But he argues that some of the Irish bartenders who ended up behind the bar at the Waldorf Astoria hotel in New York, a highly influential spot, had a hand in shaping American cocktail traditions by exercising a restraint needed to weed out some of the more baroque drinks of the era.

“In thus trimming back some of the more exuberant branches of the cocktail’s family tree, [these Irish American bartenders] might have made it less ornamental,” Wondrich writes, “but they also made it stronger and better adapted to last through the rough winter that, as far as the great American tradition of the bar was concerned, began in 1920 and only ended with the cocktail renaissance of the twenty-first century.”

“The whole idea of ​​the Dead Rabbit was to bring the Irish pub to the 21st century, but also pay homage to the true pubs of Ireland,” Vose says. Here, there’s not a green beer in sight.

Cameron’s Kick Cocktail

A 1920s-era cocktail upgraded with bitters and nutty oloroso sherry, this concoction by Jack McGarry and Greg Buda of the Dead Rabbit Grocery and Grog in New York City balances rich Irish pot-still whiskey against a peaty single malt (the bar uses Redbreast 12 and Bowmore 12, respectively).

Where to Buy: Orgeat is available at some liquor stores and online. The bar recommends the orgeat from orgeatworks.com. We used one from Small Hand Foods.

  • Ice (cubes for shaking, one large shard for serving)
  • 3 dashes Angostura bitters
  • 3/4 ounce fresh lemon juice
  • 3/4 ounce orgeat
  • 3/4 ounce oloroso sherry
  • 1 ounce peated single-malt Scotch whisky, such as Bowmore 12
  • 1 ounce Irish pot-still whiskey, such as Redbreast 12
  • Freshly grated nutmeg, for garnish

Place a chunk of ice in a large cocktail coupe and transfer to the freezer to chill.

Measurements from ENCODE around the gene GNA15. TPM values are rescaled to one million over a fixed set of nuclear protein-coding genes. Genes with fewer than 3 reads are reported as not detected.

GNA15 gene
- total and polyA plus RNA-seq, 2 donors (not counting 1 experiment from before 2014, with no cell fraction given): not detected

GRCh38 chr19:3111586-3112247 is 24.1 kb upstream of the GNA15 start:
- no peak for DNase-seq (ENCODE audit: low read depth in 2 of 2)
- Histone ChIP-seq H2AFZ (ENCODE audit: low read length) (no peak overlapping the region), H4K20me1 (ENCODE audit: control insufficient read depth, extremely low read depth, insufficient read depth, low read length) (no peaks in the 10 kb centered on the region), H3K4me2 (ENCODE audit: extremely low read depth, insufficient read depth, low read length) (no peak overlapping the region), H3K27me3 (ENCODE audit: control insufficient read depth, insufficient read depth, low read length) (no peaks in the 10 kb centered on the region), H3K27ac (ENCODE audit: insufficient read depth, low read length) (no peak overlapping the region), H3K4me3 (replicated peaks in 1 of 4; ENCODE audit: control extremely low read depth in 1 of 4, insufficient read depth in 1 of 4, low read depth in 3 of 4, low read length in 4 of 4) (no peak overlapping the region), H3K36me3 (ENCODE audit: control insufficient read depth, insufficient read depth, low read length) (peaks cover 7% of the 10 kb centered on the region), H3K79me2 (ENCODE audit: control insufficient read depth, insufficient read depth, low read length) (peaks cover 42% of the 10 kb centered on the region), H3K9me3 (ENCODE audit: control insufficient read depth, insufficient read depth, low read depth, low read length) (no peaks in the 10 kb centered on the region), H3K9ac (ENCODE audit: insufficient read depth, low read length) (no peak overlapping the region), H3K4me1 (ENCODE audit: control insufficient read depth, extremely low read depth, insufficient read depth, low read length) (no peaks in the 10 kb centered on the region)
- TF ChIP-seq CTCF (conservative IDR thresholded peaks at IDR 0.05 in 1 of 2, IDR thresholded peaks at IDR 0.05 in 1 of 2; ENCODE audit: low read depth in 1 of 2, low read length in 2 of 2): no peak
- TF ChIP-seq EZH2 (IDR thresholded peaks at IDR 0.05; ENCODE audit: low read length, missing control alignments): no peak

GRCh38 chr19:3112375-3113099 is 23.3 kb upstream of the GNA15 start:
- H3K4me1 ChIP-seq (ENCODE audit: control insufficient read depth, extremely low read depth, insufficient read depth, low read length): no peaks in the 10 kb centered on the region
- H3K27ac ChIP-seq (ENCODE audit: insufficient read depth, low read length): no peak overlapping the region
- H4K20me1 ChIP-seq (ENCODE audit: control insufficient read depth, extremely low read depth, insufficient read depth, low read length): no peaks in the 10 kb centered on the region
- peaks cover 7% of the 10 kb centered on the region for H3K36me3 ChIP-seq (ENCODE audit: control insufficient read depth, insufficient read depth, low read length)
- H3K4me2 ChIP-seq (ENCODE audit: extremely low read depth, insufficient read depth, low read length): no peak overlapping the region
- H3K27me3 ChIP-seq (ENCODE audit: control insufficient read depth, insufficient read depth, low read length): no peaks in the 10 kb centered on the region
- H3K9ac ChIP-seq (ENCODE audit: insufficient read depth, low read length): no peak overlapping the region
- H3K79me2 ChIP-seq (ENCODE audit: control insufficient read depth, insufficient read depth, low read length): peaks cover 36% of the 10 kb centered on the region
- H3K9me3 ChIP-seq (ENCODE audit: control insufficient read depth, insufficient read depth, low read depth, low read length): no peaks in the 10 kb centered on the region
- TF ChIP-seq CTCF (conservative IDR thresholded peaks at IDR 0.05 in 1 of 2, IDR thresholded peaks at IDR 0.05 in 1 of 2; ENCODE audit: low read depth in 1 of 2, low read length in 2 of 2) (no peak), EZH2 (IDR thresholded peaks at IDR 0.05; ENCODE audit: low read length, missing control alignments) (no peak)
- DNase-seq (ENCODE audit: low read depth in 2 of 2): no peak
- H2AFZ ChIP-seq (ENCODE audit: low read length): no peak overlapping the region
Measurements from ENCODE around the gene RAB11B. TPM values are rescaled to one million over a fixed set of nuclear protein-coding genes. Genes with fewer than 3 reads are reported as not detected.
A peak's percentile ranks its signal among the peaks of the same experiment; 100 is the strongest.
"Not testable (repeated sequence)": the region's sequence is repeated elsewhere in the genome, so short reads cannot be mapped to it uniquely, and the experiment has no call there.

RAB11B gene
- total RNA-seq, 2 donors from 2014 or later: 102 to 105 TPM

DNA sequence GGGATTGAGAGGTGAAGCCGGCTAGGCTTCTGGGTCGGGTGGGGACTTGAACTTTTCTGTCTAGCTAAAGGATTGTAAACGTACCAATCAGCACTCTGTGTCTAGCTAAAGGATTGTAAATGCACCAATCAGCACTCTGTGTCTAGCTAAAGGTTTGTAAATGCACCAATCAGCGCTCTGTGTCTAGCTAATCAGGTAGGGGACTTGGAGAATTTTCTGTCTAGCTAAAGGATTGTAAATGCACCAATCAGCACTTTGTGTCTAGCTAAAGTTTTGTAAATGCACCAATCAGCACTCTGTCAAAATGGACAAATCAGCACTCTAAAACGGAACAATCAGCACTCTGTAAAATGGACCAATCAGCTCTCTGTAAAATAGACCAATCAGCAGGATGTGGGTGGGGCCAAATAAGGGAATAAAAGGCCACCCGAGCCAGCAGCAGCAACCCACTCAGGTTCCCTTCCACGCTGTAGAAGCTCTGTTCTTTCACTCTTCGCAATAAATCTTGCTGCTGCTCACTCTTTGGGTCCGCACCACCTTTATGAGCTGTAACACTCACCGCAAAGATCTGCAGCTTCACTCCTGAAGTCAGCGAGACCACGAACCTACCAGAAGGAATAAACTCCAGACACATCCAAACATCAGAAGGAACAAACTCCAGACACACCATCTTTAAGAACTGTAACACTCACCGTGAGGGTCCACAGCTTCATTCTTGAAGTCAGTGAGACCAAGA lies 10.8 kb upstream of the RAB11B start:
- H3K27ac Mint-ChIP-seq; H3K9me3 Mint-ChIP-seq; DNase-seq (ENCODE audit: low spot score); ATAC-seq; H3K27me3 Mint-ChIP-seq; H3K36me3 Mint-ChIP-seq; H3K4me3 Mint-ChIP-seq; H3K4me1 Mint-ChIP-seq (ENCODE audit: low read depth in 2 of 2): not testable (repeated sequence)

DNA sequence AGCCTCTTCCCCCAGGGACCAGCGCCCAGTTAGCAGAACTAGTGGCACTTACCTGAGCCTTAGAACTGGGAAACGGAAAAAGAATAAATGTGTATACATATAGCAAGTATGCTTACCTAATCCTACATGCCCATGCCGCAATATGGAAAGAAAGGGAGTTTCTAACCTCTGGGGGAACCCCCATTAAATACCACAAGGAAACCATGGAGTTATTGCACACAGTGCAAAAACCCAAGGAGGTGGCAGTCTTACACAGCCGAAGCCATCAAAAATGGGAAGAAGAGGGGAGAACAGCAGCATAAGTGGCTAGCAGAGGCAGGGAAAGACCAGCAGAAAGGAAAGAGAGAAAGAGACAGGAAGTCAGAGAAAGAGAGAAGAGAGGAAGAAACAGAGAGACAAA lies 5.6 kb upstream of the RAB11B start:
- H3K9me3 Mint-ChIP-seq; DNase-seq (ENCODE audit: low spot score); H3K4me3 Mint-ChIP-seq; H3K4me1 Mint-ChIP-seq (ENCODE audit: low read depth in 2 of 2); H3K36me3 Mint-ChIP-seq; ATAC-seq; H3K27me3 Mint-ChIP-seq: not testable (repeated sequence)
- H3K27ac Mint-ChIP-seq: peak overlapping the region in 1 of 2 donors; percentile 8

Fill a shaker with ice, then add the bitters, lemon juice, orgeat, sherry, Scotch whiskey and Irish whiskey and shake hard. Double-strain into the chilled glass, grate a little nutmeg over the top, and serve.

Here’s a bright and bittersweet Irish whiskey drink from Jillian Vose, head bartender at the Dead Rabbit Grocery and Grog in New York City. The bitter Campari and aromatic grapefruit play off each other. The bar uses Tullamore Dew, a blend of pot-still, malt and grain whiskies.

  • Ice cubes for stirring, one large cube or sphere for the drink
  • 2 dashes Peychaud’s bitters
  • 1/2 ounce grapefruit liqueur, such as Combier Pink Grapefruit Liqueur
  • 3/4 ounce Campari
  • 1 ounce Lillet Rose
  • 1 ounce blended Irish whiskey (such as Tullamore Dew Original)
  • Strip of grapefruit peel, for squeezing

Add a large ice cube or sphere to an Old Fashioned glass and set aside.

Fill a mixing glass with ice, then add the bitters, grapefruit liqueur, Campari, Lillet Rose and whiskey and stir to chill and dilute. Strain into the glass, then twist the strip of the grapefruit peel over the surface of the drink to express the aromatic oils. Discard the peel and serve.

Recipes tested by Mr. Carrie Allan.